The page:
The Health Justice Project, LAF’s flagship MLP, is a partnership between LAF, Erie Family Health Center, and Loyola University School of Law. “The providers at Erie understand social determinants of health, which makes them good at spotting legal issues, especially when a patient maybe didn’t even know their problem was a legal issue,” says Amelia Piazza, LAF’s MLP Project Coordinator. About half of the referrals come from doctors; while the rest come from a variety of other providers, including nurses, case managers, and behavioral health specialists. “We work to identify health-harming legal issues early, before they become critical. That way we can engage in preventative lawyering to help people stabilize their situation before they seek help through traditional means, after they’ve already lost their utilities or are facing eviction,” explains Alice Setrini, LAF’s MLP Supervisory Attorney.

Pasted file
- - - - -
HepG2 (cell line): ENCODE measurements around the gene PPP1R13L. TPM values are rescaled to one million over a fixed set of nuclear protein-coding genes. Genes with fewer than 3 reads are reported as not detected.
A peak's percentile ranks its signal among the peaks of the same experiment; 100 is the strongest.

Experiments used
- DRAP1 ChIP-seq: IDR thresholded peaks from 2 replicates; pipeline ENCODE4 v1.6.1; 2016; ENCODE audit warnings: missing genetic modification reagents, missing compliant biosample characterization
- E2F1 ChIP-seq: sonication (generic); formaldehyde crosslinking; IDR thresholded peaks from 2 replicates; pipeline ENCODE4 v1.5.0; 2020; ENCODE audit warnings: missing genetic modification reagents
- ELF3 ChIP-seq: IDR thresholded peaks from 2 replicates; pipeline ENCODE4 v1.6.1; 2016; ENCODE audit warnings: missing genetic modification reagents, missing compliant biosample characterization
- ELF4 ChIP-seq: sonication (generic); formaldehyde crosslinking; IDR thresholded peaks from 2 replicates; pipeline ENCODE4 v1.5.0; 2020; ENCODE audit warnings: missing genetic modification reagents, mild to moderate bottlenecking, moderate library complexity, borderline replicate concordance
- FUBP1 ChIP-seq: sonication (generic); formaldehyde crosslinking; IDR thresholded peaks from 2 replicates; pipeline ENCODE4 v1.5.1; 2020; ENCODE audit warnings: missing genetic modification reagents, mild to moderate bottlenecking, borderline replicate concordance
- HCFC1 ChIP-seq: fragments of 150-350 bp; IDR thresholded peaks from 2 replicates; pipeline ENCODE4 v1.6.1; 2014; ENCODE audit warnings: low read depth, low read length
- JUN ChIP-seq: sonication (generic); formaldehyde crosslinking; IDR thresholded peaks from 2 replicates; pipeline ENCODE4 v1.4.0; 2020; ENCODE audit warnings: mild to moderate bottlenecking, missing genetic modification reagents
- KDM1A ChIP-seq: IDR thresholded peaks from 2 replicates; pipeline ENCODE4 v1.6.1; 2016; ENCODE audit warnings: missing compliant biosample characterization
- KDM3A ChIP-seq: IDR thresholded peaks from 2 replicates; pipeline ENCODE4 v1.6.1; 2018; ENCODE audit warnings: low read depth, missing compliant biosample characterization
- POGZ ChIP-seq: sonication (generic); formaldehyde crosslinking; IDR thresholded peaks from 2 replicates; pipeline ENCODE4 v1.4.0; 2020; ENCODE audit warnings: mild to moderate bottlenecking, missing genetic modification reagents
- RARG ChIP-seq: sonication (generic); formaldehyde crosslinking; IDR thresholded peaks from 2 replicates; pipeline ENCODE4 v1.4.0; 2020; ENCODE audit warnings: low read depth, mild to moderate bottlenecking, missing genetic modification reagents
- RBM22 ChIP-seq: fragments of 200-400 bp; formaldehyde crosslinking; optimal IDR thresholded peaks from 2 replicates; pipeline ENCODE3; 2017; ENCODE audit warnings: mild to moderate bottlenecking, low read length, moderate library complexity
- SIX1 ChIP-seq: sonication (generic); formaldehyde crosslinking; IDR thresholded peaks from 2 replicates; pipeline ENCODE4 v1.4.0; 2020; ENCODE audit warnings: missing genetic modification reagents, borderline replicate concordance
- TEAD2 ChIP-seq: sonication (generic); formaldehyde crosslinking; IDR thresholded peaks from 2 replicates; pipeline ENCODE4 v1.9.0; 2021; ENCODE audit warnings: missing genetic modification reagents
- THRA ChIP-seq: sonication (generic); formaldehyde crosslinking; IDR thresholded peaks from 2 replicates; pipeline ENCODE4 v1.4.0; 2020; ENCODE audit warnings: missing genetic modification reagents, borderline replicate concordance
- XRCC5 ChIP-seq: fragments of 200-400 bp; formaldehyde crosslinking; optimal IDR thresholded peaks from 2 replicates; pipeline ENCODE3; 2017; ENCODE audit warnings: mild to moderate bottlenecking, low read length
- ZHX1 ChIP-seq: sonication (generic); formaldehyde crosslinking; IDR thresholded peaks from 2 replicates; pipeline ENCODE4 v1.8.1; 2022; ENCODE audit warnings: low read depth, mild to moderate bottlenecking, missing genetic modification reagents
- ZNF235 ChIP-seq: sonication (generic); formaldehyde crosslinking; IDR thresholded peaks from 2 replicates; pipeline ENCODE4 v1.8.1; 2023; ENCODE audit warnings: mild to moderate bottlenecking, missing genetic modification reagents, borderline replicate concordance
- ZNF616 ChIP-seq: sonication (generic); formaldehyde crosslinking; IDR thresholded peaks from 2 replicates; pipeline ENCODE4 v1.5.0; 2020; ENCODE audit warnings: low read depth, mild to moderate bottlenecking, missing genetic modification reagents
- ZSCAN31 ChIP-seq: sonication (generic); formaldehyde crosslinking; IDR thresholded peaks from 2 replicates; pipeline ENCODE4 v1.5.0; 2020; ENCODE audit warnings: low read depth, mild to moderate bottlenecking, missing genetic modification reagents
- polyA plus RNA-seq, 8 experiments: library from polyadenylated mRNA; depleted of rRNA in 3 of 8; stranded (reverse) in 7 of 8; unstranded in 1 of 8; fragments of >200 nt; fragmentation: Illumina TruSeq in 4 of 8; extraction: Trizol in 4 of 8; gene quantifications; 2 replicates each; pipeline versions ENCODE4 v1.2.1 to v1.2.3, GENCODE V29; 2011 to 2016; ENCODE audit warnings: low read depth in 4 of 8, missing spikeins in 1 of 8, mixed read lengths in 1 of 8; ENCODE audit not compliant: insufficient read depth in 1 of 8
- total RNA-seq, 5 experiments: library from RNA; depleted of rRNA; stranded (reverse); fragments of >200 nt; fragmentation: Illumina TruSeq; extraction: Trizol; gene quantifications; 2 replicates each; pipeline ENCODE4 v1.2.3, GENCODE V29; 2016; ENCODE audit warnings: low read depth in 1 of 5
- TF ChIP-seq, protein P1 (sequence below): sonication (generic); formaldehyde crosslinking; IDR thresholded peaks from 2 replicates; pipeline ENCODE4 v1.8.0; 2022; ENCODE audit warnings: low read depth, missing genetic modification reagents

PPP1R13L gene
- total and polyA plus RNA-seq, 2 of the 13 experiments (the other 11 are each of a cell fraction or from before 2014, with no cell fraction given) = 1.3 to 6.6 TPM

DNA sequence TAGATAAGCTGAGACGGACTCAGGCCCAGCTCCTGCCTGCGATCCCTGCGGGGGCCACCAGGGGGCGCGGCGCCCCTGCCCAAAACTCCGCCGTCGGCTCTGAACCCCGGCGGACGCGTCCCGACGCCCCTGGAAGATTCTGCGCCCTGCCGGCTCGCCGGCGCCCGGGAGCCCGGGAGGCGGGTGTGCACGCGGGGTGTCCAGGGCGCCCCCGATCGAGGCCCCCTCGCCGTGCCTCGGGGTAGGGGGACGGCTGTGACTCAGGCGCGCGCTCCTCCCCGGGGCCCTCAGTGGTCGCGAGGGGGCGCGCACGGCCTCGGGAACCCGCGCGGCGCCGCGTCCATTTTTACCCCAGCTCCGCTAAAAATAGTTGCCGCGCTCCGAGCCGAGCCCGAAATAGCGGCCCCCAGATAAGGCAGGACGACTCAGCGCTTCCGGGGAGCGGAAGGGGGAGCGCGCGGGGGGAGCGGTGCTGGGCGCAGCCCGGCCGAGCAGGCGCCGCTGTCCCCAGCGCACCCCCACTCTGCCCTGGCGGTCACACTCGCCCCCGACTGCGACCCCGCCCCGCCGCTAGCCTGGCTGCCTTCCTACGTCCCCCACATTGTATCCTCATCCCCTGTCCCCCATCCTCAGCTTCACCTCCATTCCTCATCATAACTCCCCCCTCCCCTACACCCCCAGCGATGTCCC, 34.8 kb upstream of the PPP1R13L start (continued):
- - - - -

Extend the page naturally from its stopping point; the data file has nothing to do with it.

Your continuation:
Another perk of these partnerships is they enable LAF to reach populations that are harder to reach through traditional avenues. Of the clients that went through LAF’s regular intake process so far this year, only 7% speak Spanish as their preferred language—far less than the actual proportion of Spanish-speaking residents of Cook County. But since a large portion of Erie patients are Spanish speakers, more than 40% of patients they’ve referred this year speak Spanish as their preferred language.

LAF also hosts MLPs with Rush’s Road Home Program, a partnership with Rush’s Center for Veterans and their Families that aims to increase patient access to Veteran-specific public benefit, and partners with Howard Brown Health Clinic and Provident Hospital in efforts to bring legal aid to the traditionally underserved HIV/AIDS community on Chicago’s south side. LAF’s newest MLP, Health Forward/Salud Adelante, launched just this year. It’s an innovative partnership is with Cook County Health and Hospitals System and the Chicago Department of Public Health, and it started taking referrals in March.

Thanks to all who joined us for this informative presentation on MLPs at LAF, and how they are closing the health justice gap, one patient of a time.